Roger Clemens won’t rule out comeback in 2013

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Roger Clemens has shut himself down for the rest of 2012, but he hasn’t completely given up on the dream of one day returning to the major leagues.

The 50-year-old right-hander will be in Kissimmee, Florida with the Astros next spring to fulfill his personal services contract and may be more than just a special instructor if his arm cooperates in workouts leading up to the opening of camp.

Via Zachary Levine of the Houston Chronicle:

“I might be going again here in February or something like that,” Clemens said Saturday. “I’ll be throwing. I don’t think it’s going to be competitive, but you guys know with me, I’m never going to shut the door on anything. Who knows what might happen.”

Clemens threw seven scoreless innings over two starts earlier this summer for the independent Sugar Land Skeeters. The seven-time Cy Young Award winner hasn’t pitched in the majors since the 2007 season.

Starting pitcher Shohei Ohtani will pinch-hit and pinch-run for the Angels in 2018

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The Angels’ bench is looking woefully thin this winter — so thin, in fact, that manager Mike Scioscia says he’s considering utilizing starting pitcher Shohei Ohtani as a pinch-hitter and pinch-runner on the days he’s not scheduled to pitch.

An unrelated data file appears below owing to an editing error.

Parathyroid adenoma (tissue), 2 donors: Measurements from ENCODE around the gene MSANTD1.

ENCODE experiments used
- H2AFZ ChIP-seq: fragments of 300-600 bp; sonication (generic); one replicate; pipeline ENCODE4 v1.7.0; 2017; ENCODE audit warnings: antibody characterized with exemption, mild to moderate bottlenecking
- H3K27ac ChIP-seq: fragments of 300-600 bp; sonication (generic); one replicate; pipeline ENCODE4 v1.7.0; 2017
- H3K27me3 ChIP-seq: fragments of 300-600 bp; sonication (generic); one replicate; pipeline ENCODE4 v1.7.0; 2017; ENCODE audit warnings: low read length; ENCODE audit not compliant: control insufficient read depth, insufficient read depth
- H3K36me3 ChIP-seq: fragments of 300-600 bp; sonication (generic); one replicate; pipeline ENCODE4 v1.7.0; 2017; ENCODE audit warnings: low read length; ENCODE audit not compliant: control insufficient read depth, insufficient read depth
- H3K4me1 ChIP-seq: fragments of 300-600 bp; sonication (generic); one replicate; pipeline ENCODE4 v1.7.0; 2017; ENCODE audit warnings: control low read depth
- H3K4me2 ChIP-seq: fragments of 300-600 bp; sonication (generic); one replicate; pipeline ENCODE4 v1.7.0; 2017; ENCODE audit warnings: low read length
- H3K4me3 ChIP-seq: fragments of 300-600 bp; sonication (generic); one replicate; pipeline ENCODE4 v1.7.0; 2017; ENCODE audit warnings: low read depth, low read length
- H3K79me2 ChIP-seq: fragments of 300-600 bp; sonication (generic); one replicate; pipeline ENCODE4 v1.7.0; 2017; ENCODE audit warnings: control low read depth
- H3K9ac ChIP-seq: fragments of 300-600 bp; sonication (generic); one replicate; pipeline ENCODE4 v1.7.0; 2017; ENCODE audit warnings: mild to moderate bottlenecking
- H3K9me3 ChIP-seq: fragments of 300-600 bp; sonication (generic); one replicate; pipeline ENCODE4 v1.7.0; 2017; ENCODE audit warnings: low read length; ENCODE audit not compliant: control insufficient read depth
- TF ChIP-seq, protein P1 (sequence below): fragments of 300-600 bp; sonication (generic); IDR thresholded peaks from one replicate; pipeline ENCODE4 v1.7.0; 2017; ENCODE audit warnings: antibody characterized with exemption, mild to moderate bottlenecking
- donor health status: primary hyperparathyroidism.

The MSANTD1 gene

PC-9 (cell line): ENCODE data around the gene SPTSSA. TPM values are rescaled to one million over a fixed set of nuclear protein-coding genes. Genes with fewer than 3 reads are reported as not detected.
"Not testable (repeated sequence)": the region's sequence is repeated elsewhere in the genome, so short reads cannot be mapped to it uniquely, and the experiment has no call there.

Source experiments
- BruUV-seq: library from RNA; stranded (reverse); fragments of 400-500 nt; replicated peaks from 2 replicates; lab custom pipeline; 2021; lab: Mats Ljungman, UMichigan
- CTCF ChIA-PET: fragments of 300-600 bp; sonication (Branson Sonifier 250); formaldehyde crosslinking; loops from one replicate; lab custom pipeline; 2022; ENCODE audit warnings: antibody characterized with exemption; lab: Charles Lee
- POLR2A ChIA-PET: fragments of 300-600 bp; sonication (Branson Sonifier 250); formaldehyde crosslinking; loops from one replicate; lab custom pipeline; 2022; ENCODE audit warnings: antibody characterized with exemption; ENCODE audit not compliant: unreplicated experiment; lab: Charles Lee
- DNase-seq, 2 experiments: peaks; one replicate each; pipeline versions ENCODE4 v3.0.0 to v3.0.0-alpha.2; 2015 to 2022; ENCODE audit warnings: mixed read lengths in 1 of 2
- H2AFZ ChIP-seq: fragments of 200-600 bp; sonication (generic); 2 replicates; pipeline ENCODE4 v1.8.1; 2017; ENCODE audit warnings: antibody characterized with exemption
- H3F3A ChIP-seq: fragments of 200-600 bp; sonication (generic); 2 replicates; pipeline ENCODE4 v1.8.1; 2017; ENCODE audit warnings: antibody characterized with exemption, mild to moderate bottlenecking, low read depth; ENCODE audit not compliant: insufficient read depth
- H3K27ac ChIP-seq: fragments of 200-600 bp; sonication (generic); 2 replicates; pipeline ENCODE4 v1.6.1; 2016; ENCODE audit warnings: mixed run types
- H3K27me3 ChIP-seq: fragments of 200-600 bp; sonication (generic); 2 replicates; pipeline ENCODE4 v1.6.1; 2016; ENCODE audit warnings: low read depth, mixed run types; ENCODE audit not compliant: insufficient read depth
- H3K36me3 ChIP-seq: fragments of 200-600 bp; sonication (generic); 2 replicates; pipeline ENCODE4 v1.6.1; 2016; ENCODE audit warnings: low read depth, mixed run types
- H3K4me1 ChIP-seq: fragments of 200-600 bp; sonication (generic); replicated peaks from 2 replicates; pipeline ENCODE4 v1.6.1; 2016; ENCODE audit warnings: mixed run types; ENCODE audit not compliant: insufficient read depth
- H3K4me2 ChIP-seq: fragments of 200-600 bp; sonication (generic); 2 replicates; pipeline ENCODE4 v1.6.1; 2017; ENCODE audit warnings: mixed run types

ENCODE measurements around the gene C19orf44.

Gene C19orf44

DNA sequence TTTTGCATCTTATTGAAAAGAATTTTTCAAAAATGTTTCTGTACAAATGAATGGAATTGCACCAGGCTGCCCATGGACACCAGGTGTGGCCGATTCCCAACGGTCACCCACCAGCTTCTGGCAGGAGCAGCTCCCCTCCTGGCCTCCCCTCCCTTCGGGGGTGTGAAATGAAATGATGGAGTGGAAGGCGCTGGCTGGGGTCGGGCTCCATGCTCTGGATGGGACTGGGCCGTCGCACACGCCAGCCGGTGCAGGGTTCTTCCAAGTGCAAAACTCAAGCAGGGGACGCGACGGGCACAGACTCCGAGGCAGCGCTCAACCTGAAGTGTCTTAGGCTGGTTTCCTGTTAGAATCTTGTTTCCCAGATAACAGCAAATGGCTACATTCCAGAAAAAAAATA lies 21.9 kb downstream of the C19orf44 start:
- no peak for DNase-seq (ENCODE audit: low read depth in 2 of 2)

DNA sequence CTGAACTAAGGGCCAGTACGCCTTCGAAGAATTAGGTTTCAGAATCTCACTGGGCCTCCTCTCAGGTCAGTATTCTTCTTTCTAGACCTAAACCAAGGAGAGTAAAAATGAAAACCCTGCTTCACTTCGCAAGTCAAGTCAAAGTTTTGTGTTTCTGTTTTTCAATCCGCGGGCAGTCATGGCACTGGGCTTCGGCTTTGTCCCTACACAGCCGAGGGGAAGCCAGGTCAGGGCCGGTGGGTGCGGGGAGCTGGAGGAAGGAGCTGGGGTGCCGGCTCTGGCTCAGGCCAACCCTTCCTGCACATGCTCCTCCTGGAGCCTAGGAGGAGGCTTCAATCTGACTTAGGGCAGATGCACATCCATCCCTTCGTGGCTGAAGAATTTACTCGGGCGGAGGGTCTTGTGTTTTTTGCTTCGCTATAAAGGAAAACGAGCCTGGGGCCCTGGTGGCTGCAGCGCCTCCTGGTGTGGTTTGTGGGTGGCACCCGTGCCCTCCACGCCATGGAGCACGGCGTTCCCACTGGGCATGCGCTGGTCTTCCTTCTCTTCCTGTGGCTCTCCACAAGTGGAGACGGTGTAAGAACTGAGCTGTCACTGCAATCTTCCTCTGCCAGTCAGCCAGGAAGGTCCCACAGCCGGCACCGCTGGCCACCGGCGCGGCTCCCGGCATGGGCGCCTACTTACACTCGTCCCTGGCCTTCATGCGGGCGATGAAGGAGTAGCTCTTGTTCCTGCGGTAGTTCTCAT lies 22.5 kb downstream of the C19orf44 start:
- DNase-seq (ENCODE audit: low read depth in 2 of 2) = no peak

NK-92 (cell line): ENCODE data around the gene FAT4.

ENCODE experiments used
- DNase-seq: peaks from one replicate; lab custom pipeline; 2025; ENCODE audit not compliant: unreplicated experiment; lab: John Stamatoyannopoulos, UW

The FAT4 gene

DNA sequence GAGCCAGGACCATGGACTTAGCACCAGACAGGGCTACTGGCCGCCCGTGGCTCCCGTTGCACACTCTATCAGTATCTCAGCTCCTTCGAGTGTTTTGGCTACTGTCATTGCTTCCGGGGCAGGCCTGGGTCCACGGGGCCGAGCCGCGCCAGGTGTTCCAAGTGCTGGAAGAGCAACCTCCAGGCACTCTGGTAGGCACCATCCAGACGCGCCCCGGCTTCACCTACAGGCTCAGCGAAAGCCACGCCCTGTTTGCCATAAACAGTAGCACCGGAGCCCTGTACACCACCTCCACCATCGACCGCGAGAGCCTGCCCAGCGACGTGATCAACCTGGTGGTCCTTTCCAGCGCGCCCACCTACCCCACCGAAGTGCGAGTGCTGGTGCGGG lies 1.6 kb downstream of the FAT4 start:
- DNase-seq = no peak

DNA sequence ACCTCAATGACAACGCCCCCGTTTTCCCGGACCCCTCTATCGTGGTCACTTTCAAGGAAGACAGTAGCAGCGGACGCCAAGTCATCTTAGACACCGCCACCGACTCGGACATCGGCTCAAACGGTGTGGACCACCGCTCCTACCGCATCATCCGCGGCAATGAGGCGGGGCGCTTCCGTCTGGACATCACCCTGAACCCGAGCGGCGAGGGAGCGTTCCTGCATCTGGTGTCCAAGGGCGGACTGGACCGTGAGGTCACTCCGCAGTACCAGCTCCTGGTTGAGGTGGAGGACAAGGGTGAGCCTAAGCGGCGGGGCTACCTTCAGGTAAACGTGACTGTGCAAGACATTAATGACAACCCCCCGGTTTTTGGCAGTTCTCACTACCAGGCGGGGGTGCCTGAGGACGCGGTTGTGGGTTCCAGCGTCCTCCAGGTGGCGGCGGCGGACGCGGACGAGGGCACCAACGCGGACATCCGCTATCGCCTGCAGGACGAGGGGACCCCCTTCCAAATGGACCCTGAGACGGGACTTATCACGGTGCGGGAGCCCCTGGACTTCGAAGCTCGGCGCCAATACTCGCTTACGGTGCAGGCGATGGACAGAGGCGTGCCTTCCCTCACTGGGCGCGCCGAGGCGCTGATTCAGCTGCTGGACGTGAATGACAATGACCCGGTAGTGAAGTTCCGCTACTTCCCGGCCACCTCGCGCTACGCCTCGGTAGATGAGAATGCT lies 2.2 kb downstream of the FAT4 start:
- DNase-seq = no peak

I’ve never had a pitcher pinch-run,” Scioscia told reporters Saturday. “There’s more bad than good that can come out of it. But Shohei is not just a pitcher. He’s a guy that has the ability to do some of the things coming off the bench, whether it’s pinch-hit or pinch-run, and we’re definitely going to tap into that if it’s necessary, because we feel we’re not putting him at risk. It’s something he’s able to do.

Granted, spring training allows for a certain amount of experimentation before managers and players decide what works best for them, so this may not be the strategy the Angels employ for the entire season. In addition to coming off the bench between starts, Ohtani is also expected to see 2-3 days at DH every week, forcing Albert Pujols to shift over to first base to accommodate the new two-way star.

Ohtani’s hitting prowess has already been well-documented — he has a lifetime .286/.358/.500 batting line from NPB and crushed a batting practice home run during his initial workouts with the team this week — but his skills on the basepaths have received less attention so far. MLB Pipeline describes the 23-year-old phenom as a “well-above average runner” whose speed has yet to manifest stolen bases: he’s nabbed just 13 bases in 17 chances over the last five years. That’s a number Scioscia hopes to see increased this season, though he doesn’t want his ace pitcher making any head-first slides on the basepaths to do so.

To be sure, it’s an unorthodox role for any young player to step into, but if anyone can pull it off, Ohtani can.